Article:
Trans in all these forms is at once a way of being and a performance. Increasingly, however, trans aims to suggest that all of us, if we are able to acknowledge it, are to some degree trans*. We all are traveling through lives that are less and less defined by language, style, presentation, or physical and hormonal capacities. To be human is to be at once male and female, expressed in various degrees and intensities by the roles required of us by our friends, our colleagues, and our enemies. That of course makes many people, particularly those who don’t share the same celebration of gender fluidity, terribly anxious—not least some of the muscle queers of the Stonewall generation, whose pumped torsos and three-day beards are as uniformly unoriginal as the “little houses made of ticky-tacky” from the Malvina Reynolds song, that “all look just the same.” Now safely certified by the marriage courts and the marketplace, their challenge to bourgeois convention is about as subversive as the Shriners.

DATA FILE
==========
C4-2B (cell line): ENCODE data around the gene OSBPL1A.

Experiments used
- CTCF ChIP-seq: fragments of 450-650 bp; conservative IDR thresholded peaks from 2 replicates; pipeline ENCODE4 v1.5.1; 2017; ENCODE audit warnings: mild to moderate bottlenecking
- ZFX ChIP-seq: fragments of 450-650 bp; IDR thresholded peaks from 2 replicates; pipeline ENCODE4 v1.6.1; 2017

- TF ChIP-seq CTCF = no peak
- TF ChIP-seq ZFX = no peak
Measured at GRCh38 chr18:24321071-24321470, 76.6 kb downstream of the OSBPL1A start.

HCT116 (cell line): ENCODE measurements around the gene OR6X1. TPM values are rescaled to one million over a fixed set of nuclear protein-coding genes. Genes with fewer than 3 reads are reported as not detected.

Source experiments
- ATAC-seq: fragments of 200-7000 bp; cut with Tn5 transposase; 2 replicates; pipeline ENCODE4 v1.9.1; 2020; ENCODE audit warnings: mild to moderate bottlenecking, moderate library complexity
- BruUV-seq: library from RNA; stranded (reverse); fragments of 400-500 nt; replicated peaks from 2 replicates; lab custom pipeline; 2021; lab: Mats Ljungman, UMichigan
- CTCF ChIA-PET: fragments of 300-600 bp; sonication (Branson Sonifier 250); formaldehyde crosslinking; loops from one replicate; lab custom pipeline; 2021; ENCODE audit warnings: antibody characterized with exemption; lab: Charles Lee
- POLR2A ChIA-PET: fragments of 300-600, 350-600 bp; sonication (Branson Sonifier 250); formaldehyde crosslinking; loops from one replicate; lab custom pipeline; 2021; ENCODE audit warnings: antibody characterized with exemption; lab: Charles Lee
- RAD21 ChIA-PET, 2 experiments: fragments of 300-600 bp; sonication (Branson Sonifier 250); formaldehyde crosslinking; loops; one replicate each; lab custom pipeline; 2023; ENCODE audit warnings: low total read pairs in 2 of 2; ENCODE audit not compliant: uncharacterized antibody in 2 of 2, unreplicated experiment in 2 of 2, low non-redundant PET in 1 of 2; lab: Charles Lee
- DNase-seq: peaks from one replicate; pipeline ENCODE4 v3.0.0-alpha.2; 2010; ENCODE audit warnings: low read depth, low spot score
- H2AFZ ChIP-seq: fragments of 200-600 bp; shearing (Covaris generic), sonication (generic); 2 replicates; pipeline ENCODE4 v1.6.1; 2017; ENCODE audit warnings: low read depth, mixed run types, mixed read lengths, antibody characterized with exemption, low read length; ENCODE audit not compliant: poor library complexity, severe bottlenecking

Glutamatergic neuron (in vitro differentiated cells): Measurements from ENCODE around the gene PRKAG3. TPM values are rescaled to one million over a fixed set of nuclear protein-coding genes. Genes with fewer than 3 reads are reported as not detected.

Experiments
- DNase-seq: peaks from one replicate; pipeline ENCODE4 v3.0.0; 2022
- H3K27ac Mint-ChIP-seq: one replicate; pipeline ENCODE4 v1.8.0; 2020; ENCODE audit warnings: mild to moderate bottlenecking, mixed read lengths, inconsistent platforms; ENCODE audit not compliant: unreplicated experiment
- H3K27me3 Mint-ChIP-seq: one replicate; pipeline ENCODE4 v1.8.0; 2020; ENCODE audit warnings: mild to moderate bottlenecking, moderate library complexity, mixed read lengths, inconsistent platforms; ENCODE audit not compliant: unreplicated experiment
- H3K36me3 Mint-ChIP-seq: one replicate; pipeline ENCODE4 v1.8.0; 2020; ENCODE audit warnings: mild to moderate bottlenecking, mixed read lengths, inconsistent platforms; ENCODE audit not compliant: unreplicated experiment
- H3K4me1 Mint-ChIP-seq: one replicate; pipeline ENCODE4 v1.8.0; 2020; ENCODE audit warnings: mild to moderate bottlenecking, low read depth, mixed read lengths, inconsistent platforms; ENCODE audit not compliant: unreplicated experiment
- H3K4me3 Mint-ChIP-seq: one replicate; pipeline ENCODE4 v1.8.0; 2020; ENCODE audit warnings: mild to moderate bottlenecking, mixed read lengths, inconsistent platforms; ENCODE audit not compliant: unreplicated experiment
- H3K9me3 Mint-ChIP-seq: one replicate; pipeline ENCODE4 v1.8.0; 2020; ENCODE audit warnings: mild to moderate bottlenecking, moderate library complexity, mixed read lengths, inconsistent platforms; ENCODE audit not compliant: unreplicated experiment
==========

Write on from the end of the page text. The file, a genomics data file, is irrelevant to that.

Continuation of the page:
The increasingly overt hostile reaction from middle-aged, middle-class gay men to the flowering of trans has been shocking to Billy Curtis. A black gay man who’s had the same mate for decades, he says “That’s just started happening, and we don’t see it on this campus at all—ever.” Where he has seen the backlash is from across the Bay in the Castro District (where he lives)—“particularly among gay men.” Indeed, one of the dark sides of the new social media is how it has allowed bigots of all sorts to express their angry resentment against anyone who threatens established convention—be they racial minorities, feminists, or gender dissenters.